Pietro Calvi was born in Milan in 1833 and trained at the Brera Academy of Fine Arts, studying under Giovanni Seleroni, a sculptor from Cremona, who soon introduced him to the mixing of different materials, an aspect that was to become his hallmark.
The Orientalist busts: the mixture of bronze and marble
At a very early stage, Pietro Calvi collaborated with his master in the execution of statues for Milan Cathedral and the Galleria Vittorio Emanuele, but he made his debut at the Turin Exhibition of 1868 with one of his most distinctive sculptures, Othello, whose bronze face contrasts with the white marble of his robe and the handkerchief in his hands. It is likely that for this work Calvi took as his model the first African actor to play Othello in Europe in 1826, Ira Aldrige.
A fascination for exoticism characterised all of the sculptor’s production, together with a focus on the everyday and the more popular dimension: after Othello, he exhibited a Sleeping Putto in Florence in 1869 and the following year took part in the Parisian Salon, where it was an extraordinary success with critics and the public. Again in 1870 he appeared at the Parma Exhibition with Othello and then with a sensual Bacchante in marble. From 1872 he took part in the exhibitions of the Royal Academy in London for over ten years, successfully entering the English market, which was especially sought after for its combination of different, often precious materials such as polychrome marble.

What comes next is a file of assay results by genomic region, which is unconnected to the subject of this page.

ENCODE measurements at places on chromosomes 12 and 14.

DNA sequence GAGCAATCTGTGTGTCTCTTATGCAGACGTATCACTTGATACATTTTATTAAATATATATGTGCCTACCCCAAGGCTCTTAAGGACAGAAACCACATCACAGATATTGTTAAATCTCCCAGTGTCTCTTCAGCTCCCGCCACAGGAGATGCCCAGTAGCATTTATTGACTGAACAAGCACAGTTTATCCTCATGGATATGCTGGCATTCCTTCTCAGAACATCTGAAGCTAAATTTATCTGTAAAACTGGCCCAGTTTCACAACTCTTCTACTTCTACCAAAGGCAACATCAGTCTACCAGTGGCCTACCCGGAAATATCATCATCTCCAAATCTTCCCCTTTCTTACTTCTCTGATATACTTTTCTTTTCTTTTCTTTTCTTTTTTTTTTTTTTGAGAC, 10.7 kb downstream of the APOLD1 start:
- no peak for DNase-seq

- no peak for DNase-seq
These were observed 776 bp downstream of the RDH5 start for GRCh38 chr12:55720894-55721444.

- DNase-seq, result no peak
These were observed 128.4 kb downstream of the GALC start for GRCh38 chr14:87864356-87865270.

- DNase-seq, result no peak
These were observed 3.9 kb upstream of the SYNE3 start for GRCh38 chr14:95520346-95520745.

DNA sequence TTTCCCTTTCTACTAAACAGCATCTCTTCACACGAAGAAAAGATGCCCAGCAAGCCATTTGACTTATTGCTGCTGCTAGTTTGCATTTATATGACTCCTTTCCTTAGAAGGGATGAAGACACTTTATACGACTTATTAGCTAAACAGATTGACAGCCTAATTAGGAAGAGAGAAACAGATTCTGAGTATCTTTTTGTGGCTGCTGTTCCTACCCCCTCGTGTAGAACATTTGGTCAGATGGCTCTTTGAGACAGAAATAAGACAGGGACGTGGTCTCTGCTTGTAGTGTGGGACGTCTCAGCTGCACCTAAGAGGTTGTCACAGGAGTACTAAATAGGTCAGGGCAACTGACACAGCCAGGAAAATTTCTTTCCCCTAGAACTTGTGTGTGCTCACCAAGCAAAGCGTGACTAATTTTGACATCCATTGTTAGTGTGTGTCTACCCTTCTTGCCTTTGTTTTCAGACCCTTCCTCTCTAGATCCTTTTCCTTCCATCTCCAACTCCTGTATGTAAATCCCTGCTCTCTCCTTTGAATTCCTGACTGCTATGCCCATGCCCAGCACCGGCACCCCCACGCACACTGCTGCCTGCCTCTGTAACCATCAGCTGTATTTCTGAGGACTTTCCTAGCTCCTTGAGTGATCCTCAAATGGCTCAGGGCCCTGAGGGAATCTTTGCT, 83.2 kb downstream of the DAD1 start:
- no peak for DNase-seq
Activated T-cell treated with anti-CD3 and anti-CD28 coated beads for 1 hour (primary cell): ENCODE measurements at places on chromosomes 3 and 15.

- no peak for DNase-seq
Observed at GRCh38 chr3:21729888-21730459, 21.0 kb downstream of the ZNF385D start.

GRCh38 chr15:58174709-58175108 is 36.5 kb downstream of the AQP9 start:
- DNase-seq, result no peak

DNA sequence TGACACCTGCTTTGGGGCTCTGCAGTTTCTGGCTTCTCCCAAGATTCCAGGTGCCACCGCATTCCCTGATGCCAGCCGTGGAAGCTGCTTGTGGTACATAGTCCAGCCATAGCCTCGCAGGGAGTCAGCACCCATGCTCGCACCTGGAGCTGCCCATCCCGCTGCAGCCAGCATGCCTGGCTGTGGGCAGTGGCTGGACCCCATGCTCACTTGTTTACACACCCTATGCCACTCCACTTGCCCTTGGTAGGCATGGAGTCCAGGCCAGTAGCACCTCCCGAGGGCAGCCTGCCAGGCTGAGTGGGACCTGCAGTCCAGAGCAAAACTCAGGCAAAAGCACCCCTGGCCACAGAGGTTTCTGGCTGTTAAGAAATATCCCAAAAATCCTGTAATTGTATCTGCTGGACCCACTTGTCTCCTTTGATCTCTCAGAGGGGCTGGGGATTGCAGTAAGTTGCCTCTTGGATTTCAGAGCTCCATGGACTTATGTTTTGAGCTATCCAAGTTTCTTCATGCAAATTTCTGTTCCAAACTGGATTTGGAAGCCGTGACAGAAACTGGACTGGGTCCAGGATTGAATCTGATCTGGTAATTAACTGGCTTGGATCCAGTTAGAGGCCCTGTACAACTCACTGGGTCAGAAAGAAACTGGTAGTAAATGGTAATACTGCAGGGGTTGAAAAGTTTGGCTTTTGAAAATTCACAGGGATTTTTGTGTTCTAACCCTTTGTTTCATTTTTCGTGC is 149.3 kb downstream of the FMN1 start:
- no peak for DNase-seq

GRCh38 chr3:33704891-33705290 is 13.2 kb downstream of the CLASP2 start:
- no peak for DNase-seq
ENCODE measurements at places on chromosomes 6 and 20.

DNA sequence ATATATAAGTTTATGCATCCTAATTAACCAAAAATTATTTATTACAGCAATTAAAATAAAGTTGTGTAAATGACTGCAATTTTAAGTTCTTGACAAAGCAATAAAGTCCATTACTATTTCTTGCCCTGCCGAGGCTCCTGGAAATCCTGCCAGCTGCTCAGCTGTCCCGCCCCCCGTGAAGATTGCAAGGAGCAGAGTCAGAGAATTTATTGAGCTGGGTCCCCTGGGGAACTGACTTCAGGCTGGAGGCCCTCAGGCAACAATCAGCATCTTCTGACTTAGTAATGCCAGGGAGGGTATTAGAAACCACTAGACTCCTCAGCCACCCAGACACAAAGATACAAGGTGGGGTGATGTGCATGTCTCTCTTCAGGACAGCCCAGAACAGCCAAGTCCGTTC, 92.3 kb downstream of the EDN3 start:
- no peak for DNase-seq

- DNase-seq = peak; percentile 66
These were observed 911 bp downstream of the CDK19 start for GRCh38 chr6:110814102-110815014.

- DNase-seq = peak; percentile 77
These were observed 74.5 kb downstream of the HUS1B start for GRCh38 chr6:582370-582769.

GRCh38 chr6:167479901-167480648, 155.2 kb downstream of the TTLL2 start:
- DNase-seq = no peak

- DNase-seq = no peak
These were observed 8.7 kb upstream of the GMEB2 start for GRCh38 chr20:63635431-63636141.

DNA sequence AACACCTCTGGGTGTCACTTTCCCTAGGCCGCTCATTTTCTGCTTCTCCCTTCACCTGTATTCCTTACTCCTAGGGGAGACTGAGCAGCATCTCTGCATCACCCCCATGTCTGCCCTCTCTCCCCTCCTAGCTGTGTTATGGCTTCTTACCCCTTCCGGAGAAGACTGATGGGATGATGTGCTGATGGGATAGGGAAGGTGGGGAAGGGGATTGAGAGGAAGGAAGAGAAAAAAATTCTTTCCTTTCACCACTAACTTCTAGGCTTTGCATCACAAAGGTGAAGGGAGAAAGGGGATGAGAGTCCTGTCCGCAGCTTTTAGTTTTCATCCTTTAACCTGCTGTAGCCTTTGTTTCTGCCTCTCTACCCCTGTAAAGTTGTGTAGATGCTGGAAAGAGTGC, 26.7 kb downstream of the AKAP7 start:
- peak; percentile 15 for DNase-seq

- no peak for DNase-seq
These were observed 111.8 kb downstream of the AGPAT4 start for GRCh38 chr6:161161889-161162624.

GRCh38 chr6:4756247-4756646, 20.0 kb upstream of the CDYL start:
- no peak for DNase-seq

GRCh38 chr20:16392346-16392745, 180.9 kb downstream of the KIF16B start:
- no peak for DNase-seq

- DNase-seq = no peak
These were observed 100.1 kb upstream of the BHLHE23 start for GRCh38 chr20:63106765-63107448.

The charm of the exotic
He also exhibited at Milan’s Autumn and Spring, Nennella a bust reflecting a popular Roman costume and above all Selika, a marble and bronze bust representing Queen Selika, the protagonist of Giacomo Meyerbeer’s opera Africaine. At the Naples Exhibition of 1877, he exhibited Mariuccia, Gennariello and Arianna.
In 1883 he took part in the Esposizione di Belle Arti in Rome with Un’alba di carnevale, Menestrello and the more intense Aida and Moro di Venezia, while the following year he was at his last exhibition in Turin with the precious marble and bronze busts Aleydah and Ben Alì – Ben Ladiar, where white marble turbans envelop the bronze heads of the Moors. His career came to an end in 1884, when the sculptor died prematurely, aged just fifty-one.